Benefits for being a carer
in Over 50s MoneySaving
13 replies 2.2K views
does anyone know what benefits u can claim if u give up working to be a carer?my dad has lived with me for 30 years hes now 93 and i have looked after him,but due to my health problems i am now finding this difficult and me and my husband have talked about him stopping working to care for him but we cant get the right answers to how much worse off we will be
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He has to be in receipt of certain benefits for someone to apply for CA for him:
And you must care for him for at least 35 hours per week.
Where have you asked about the benefits you may be entitled to?
Maybe try CAB or Age UK.
Re your question 'how much worse off you'll be if your OH stops work to care for your Dad', that will be the amount of his wages less the amount he'll receive in CA.
However, with a reduced household income you may be entitled to more benefits.
I advise you to get a face-to-face appointment with either CAB or Age UK.
Contact social services and tell them that your health is deteriorating because of the care you are giving your Dad and that you need help.
If it's going to take time before they can get to you, use some of his AA to employ carers to give you a break. He's given that money because he needs care so use it.
Your husband would probably be better off keeping his job if he can.
Are you claiming Carer's Allowance?
It would be worth asking someone to come and do a full benefit check. Was your Dad ever in the military? If so, contact SSAFA - https://www.ssafa.org.uk/ - or the British Legion - https://www.britishlegion.org.uk/
If not, try AgeUK.
Contact SSAFA. They were brilliant when my parents needed help.
Is he using his AA to pay for help? If he doesn't want personal care from anyone else, use it to pay for a cleaner, someone to do the washing and ironing, gardening, anything that makes your life easier!
You have to fight his corner with SS. They always have an eye on the budget and will always offer the absolute minimum, especially if there are family willing to do the rest.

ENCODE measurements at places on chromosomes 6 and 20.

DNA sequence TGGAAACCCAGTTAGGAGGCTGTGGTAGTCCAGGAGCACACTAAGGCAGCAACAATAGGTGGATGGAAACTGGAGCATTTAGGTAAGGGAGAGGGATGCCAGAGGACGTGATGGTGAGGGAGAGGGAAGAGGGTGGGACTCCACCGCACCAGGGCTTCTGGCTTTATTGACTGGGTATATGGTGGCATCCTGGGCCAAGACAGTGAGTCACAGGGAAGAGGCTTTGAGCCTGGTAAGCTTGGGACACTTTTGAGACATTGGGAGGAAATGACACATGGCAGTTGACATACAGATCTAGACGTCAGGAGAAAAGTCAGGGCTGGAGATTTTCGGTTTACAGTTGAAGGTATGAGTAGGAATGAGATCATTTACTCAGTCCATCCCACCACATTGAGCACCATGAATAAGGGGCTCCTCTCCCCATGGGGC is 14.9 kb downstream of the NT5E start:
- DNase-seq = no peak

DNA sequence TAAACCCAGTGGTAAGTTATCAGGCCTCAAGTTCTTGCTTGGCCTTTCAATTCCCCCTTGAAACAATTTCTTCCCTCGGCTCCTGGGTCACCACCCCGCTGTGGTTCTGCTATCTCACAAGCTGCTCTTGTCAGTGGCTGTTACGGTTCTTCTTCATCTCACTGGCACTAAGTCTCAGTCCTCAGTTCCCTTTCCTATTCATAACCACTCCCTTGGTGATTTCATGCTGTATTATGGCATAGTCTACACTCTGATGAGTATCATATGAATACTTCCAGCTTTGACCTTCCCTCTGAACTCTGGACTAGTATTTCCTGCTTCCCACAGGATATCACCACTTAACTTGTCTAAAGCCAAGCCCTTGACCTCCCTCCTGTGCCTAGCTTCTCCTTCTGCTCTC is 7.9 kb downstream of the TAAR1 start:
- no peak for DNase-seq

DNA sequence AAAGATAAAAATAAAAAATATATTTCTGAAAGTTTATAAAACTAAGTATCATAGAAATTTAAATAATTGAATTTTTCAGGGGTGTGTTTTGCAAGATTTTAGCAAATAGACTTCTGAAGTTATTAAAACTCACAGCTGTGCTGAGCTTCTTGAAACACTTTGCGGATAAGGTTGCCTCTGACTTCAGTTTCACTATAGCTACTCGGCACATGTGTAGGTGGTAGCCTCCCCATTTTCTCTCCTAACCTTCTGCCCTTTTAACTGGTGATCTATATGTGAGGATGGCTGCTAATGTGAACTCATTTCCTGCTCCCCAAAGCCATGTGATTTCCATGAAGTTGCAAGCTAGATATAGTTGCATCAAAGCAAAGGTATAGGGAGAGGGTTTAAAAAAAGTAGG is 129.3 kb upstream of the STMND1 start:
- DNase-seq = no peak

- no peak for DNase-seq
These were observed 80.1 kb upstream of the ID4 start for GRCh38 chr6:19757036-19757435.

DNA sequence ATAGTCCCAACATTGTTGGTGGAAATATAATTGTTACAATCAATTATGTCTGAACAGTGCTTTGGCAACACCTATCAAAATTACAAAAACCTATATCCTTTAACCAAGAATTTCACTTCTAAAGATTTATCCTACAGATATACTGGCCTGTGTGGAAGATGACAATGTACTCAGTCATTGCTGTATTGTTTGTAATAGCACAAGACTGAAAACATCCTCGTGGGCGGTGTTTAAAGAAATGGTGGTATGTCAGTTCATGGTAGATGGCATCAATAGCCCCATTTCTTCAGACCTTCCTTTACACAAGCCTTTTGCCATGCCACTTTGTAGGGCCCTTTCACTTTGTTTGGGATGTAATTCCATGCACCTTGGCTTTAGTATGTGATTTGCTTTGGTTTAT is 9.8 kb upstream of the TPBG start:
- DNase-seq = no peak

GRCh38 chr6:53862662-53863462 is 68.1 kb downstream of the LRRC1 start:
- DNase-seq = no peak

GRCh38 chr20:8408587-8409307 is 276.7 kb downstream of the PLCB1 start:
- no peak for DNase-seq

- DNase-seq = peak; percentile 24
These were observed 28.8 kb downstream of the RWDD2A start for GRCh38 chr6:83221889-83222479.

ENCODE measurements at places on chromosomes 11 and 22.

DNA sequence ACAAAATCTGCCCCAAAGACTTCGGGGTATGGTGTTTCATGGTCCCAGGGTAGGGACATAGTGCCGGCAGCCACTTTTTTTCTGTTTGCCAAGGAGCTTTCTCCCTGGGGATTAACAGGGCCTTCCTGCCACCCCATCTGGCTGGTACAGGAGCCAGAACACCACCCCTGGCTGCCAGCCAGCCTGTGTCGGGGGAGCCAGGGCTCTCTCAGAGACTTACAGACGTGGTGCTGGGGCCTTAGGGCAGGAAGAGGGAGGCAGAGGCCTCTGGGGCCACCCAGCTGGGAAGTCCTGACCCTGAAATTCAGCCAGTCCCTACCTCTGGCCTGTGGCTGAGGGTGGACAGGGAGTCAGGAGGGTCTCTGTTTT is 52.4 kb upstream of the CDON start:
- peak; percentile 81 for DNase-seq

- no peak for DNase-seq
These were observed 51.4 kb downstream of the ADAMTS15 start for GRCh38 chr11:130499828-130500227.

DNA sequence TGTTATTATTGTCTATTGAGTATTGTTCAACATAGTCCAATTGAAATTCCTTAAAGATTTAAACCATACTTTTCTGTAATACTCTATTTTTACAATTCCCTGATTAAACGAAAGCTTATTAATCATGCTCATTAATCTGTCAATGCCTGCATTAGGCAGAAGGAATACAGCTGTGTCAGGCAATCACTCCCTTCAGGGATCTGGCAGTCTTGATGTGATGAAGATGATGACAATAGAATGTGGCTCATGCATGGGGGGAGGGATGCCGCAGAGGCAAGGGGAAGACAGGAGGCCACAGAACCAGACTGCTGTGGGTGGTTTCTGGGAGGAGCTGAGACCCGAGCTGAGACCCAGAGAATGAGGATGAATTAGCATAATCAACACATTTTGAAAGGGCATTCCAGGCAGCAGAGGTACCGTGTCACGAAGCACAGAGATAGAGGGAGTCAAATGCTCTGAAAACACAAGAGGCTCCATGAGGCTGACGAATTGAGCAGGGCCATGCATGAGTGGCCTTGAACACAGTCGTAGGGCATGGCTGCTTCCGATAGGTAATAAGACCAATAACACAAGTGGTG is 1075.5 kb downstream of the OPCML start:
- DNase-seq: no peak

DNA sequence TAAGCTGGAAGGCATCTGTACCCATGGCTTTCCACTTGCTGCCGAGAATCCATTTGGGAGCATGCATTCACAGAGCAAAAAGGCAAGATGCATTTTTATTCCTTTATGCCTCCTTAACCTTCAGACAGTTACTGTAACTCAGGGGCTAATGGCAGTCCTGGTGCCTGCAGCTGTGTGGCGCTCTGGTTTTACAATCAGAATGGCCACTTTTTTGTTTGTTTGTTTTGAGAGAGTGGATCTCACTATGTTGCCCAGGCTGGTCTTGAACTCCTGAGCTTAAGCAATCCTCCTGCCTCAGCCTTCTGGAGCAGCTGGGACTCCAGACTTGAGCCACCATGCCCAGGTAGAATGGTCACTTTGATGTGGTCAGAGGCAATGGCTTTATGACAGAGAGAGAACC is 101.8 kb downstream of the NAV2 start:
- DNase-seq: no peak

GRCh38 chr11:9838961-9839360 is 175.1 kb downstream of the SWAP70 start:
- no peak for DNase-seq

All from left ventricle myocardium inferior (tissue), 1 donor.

These people gave my late uncle an extra pension in similar circumstances. It is another attendance allowance type form to struggle through and then they send a doctor to take a look.
What is the nature of your father's disability - can some of it be laid at the door of his military service.
[Don't quote me on this but I think I am right in saying that soldiers rations included a free issue of addictive cancer sticks?]
As well as getting top rate Attendance Allowance, how "self funding" would dad be should he be forced into a care home ?
ie If everything he owned was sold (and any debts he has paid off) how much money would he have?
My late mother, after being struck down by a stroke, really needed 24 hour care as in some ways she was left with the mental capabilities of
a 3 year old. I managed to keep her at home by buying in care workers and getting the maximum use of social services support (meals on wheels, day centre etc,) BUT the powers that be would rather have had her tucked up safe in a care home. [No chance of nasty recriminations if there was some accident in her own home - and when the local authority/NHS knows that they will not be picking up the tab, they can be more insistent about hiving off their responsibility.]
Had to smile wryly at this. Old film of soldiers arriving from the Dunkirk beaches - met on disembarkation by Red Cross nurses. And what did they get? 'Char, a wad and a fag'. Translation: A mug of tea, a sandwich and a cigarette. Usually the cheapest kind of the latter, which were Wills Woodbines. Called by the old sweats 'coffin nails'. Truer than they knew.
It's quite likely that this is where the emphysema comes from. Please don't tell me that he still uses these things and also uses oxygen 24/7? Very, very risky if so. Although I have seen that, way back when I was a district nurse. Hair-raising.
Before I found wisdom, I became old.